be that of the officer in charge of  the  police  station  and
             none else. 
Under the CBI Manual, the officer in charge of  the
             police station  is  the  SP.  
In  this  connection,  we  quote
             hereinbelow the CBI Manual, which though not binding  on  this
             Court in Supreme Court monitored cases, nonetheless, the  said
             Manual throws light on the controversy in hand.”

        In the case in hand, there is no such controversy.   
The  case  was
transferred to the C.I.D. and it  was  entrusted  for  investigation  by an Inspector of C.I.D., 
who possesses a rank superior to  an officer-in-charge of the police station as per Rule 431(b)  extracted  above  and,  therefore, competent to form opinion in terms of Section 173(2) of  the  Code,  subject of course to the power of superior officer.


      In  the  result,  we  allow  this  appeal,  set  aside  the   impugned
observations, but without any order as to the costs.


                                                                 REPORTABLE


                        IN THE SUPREME COURT OF INDIA
                       CRIMINAL APPELLATE JURISDICTION

                       CRIMINAL APPEAL NO.1883 OF 2013
(@SPECIAL LEAVE PETITION (CRL.) NO. 7066 OF 2009)


STATE OF BIHAR & ANR.                        … APPELLANTS

                                   VERSUS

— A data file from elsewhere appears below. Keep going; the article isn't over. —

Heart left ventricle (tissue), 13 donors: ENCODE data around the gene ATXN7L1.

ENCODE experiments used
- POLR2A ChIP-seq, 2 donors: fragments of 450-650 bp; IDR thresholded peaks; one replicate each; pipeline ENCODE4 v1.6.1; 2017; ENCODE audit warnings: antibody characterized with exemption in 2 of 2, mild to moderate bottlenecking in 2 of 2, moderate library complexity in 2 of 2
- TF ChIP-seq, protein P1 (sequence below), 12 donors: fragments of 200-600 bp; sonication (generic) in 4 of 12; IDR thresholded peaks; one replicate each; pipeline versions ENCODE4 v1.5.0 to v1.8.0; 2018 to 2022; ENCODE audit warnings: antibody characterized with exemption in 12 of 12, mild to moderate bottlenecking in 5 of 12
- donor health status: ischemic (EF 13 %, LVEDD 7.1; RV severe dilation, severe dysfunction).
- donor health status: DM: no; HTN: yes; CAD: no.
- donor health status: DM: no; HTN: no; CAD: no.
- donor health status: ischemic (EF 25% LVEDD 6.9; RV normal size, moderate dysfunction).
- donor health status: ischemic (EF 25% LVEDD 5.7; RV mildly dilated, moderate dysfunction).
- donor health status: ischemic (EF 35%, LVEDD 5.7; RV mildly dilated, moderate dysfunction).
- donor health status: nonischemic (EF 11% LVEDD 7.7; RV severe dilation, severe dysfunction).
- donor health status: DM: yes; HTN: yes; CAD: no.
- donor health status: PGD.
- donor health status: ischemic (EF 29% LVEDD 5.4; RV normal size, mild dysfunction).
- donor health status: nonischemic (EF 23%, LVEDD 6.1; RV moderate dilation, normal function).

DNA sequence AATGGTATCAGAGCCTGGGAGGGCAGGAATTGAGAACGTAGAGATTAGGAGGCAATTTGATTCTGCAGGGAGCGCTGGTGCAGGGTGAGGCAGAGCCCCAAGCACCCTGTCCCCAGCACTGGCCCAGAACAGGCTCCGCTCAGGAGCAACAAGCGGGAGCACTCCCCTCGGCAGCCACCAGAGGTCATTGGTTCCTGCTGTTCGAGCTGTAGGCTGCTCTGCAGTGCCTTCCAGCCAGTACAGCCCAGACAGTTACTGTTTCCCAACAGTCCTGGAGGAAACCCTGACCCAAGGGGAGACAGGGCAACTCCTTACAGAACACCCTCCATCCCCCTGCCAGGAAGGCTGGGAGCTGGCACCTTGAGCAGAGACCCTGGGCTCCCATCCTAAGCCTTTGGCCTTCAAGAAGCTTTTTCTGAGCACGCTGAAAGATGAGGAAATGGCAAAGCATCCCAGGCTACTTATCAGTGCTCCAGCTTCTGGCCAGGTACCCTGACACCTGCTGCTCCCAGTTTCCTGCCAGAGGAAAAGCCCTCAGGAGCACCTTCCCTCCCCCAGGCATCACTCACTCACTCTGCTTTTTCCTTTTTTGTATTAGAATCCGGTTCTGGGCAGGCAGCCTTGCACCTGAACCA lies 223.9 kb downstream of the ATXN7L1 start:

LALU SINGH                                    …RESPONDENT


                               J U D G M E N T


CHANDRAMAULI KR. PRASAD, J.


        While dismissing  the  Writ  Petition,  the  High  Court  has  made
observations which have far reaching consequences and accordingly the  State
of Bihar, aggrieved by the same has preferred this Special  Leave  Petition.
The observations made read as follows:
             “I have no doubt in taking this view that under Section 36  of
             the Code of Criminal Procedure, the  higher  police  officials
             have got same powers as available to the officer-in-charge  of
             a police station under them but the power  is  available  only
             with respect to supervising the investigation or participating
             into the investigation to some extent but under section 173(2)
             of the Code of Criminal Procedure, the  final  view  over  the
             investigation of a case with regard to filing charge sheet  or
             final form has to be taken by the concerned  officer-in-charge
             only and he only has the authority to file the charge sheet in
             the case”


        While doing so, however, the High Court has not quashed the  report
submitted by the Inspector of the Criminal Investigation Department  of  the
State Government.


        It is the aforesaid observation, which is  the  subject  matter  of
this special leave petition.


        Leave granted.


        Facts lie in a narrow compass:
        On the basis of an oral statement made by  one  Shail  Kumari  Devi
before the officer-in-charge of  Marhaura  Police  Station,  Marhaura,  P.S.
Case No. 148 of 2004 was registered  under  Section  302/34  of  the  Indian
Penal Code and Section 27 of the Arms Act.   The  officer-in-charge  of  the
Police Station took up the investigation, but before he could  complete  the
same, and submit report in terms of Section 173  of  the  Code  of  Criminal
Procedure (hereinafter referred to as the “Code”), the Director  General  of
Police  entrusted  the   investigation   to   the   Criminal   Investigation
Department,  (hereinafter  referred  to  as  “C.I.D.”)  and  the  task   for
conducting the investigation was assigned to an  Inspector.   The  Inspector
of  C.I.D.  conducted  the  investigation  and  submitted  the  charge-sheet